Thursday October 11th 2012
When I was twelve years old, my Year 8 English teacher set me the task of writing a newspaper article about the person I most admired. I chose the man who was — at the time — my favourite filmmaker, Tim Burton. Using my working knowledge of Microsoft Word’s ‘header and footer’ functionality, I attributed the piece to a fictional publication by the name of ‘MovieMax Magazine’ and opted for the attention grabbing headline:
“I was fired by a mouse!” says director Tim Burton
Over the course of the next five paragraphs, I wrote of Burton’s burgeoning romance with Helena Bonham Carter (back then, the fact that ‘she [had] appeared in two of his films’ seemed noteworthy), described his rise to fame in the wake of Pee-Wee’s Big Adventure and mistakenly listed Batman Forever amongst his directorial credits. The main thrust of my argument, however, was that Burton’s firing from the Disney stable was what motivated him to develop his skills as a director. My pull quote was:
“I was just not Disney material”
… and I noted that…
“Another [early project] was a half hour film called Frankenweenie about a boy whose dog is run over and brings the dog back to life. Disney executives, saying that it was too scary for kids, rejected the film.”
This titbit is more or less true. Disney did indeed fire Burton and shelve the film for almost a decade, until the director’s rising profile prompted the studio to release Frankenweenie on VHS in 1993. Burton rejoined the Disney fold the same year to produce The Nightmare Before Christmas, but it wasn’t until 2010’s billion dollar monstrosity Alice in Wonderland that he returned to the studio as a director. By way of thanks, they gave him $39 million and the thumbs up to remake Frankenweenie for a contemporary audience. And last night, in a newly renovated Leicester Square, the film had its European premiere at the London Film Festival.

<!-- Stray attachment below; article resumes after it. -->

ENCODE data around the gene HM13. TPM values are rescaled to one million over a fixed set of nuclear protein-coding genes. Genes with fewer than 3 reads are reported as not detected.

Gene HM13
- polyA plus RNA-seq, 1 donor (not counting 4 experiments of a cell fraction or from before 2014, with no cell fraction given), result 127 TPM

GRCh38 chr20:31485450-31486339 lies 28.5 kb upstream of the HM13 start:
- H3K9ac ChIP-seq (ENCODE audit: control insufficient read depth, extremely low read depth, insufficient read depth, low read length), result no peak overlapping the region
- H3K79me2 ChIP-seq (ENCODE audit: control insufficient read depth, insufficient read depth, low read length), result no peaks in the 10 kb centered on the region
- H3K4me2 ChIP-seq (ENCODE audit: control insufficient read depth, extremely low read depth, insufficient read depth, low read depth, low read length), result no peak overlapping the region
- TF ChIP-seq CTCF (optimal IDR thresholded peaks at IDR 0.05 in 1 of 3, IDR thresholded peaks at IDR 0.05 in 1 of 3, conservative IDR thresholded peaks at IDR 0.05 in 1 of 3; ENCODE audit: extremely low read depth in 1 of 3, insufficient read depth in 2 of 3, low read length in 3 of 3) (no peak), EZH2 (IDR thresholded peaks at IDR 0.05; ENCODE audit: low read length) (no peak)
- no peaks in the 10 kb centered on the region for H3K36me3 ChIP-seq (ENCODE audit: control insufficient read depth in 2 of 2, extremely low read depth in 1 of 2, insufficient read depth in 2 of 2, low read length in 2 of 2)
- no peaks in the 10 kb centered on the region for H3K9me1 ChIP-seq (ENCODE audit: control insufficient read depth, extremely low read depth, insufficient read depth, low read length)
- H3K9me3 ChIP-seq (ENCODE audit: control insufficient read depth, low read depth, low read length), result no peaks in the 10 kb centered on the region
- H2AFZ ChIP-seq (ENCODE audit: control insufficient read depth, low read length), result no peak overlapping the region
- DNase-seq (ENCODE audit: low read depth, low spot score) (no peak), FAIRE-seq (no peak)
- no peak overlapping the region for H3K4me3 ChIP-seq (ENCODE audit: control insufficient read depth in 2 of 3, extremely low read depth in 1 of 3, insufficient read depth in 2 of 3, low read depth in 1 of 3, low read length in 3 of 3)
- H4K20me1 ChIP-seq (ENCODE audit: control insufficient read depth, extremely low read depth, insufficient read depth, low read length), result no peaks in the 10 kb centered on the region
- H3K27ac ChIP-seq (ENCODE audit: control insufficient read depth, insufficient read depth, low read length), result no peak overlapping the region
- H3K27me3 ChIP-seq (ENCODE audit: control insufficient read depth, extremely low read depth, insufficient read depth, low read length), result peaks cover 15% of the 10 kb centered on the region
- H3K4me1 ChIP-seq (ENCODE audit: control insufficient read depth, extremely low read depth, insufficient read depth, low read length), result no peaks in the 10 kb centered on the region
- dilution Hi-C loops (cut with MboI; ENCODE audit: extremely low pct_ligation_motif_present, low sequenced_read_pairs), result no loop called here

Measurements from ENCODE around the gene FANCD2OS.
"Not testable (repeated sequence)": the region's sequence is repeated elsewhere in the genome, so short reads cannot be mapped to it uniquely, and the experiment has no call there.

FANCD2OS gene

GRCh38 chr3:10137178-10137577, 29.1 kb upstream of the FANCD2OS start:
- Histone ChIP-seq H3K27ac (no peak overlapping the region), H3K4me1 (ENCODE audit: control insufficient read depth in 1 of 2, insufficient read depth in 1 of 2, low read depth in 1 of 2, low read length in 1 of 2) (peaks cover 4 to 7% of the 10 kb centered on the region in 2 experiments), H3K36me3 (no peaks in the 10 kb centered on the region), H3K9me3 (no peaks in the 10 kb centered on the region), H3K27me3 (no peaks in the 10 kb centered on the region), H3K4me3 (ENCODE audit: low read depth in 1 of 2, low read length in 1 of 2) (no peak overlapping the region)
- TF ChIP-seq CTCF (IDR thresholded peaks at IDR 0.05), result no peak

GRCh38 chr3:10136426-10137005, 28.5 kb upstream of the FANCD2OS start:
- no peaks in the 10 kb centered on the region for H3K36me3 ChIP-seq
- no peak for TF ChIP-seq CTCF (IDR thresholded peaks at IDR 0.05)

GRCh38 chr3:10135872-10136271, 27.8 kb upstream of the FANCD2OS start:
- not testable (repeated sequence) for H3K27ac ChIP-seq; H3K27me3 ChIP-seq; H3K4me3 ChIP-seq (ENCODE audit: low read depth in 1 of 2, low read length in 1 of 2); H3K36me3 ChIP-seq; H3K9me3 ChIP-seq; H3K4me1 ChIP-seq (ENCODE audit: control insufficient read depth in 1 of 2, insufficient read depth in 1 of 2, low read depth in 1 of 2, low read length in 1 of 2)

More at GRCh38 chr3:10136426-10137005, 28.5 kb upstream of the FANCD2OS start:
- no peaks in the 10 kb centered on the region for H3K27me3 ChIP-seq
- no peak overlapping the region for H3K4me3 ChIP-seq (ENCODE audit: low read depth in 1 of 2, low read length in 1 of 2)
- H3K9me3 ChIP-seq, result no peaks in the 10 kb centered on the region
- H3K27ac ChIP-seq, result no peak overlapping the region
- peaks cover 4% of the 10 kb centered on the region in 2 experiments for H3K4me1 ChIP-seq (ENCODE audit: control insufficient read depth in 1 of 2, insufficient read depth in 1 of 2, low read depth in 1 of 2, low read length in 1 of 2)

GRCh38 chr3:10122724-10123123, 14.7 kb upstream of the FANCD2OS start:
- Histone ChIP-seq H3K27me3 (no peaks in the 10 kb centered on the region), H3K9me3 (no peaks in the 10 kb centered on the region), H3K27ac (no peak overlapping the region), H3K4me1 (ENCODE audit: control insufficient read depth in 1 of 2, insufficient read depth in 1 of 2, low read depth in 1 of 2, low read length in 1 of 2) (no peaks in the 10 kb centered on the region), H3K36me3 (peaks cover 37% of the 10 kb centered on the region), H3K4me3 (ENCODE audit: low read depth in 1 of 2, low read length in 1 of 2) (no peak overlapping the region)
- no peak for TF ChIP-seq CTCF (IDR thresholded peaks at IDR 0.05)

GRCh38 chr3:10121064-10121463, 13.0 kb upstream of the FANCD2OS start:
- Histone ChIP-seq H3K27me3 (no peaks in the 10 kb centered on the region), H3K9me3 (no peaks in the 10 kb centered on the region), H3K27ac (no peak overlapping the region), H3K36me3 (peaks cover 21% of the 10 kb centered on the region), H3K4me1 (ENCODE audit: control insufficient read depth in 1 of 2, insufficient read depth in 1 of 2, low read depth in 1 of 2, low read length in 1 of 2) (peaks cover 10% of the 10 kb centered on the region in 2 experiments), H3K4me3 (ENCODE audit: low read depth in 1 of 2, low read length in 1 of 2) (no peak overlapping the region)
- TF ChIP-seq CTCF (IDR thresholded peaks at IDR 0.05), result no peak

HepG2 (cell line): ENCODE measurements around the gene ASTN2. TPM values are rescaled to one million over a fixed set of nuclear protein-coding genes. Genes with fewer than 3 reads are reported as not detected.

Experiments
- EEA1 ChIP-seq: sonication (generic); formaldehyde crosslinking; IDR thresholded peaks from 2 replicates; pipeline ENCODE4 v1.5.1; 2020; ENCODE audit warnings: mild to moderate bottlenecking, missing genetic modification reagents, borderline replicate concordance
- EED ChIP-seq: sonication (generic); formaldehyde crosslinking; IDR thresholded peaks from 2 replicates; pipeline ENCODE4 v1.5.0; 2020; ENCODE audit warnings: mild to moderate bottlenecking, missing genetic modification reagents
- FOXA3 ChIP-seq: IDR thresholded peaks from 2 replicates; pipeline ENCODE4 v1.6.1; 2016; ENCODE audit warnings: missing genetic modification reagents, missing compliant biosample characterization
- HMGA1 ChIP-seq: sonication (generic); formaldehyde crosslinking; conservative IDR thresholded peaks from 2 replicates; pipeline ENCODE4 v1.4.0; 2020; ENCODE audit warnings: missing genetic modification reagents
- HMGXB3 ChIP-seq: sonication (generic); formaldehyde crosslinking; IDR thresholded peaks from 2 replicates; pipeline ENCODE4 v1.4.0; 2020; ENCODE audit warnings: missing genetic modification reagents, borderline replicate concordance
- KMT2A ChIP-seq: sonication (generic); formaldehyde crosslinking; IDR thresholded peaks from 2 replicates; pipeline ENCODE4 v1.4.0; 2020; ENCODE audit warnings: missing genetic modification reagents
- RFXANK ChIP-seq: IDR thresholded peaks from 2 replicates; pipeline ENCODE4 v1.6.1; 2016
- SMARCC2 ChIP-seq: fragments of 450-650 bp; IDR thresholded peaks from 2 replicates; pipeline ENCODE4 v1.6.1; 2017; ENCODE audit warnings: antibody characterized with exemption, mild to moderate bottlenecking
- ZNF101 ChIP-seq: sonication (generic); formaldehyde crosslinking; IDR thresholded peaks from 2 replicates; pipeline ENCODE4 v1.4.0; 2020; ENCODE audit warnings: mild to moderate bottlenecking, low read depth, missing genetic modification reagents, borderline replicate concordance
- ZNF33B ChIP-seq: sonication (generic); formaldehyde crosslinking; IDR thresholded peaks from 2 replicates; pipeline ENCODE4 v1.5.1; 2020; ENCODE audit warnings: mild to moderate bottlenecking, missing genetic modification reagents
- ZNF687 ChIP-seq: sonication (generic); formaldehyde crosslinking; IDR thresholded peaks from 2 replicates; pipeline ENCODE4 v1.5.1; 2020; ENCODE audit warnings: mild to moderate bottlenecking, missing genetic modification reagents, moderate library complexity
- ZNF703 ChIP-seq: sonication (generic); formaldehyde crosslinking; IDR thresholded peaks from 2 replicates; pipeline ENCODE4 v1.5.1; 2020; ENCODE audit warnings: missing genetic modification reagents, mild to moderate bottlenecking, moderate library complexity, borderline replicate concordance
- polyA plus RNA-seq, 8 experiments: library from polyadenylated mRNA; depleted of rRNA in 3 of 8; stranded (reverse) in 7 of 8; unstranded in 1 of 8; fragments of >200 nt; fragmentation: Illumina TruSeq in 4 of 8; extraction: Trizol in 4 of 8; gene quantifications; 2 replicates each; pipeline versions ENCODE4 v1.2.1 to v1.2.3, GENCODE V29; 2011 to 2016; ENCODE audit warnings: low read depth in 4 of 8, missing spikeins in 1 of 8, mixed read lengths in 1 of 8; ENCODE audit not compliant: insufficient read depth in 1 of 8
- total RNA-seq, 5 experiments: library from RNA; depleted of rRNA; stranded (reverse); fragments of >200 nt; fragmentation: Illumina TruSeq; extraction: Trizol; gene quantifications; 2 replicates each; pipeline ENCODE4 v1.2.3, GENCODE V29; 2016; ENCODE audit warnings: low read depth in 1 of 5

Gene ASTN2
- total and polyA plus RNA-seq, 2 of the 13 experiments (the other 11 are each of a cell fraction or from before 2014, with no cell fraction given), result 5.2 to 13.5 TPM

It’s hard to tell who’s changed more in the thirty odd years since Burton and Disney first parted ways, perhaps because they seem to have met somewhere in the middle. Burton, for his part, has softened his approach drastically, resulting in a workload that’s offered nothing of any particular interest thus far this century. Disney have, if not openly, at least implicitly admitted they were wrong to doubt him in the past, performing a U-turn not only on Frankenweenie but also on The Nightmare Before Christmas, which they initially released under the Touchstone Pictures banner but later re-packaged as a Disney title after it proved a gigantic hit.
The good news is: Frankenweenie is the best thing either have made in a long time. Almost entirely non-verbal and pretty fucking gruesome when you actually stop and think about what it is that you’re watching, the film maintains the legitimately dark tone of the original short while expanding the narrative in a pleasingly Scissorhands-esque direction. It’ll work for kids and adults without patronising either and — I really can’t stress this enough — it looks a fucking peach in black-and-white. Best of all, it’s a true oddity the likes of which Burton could only have dreamed of in the ten post-Sleepy Hollow years during which he steadily became an industry punchline.
As the twelve-year-old me so eloquently put it, ‘he always manages to try again’.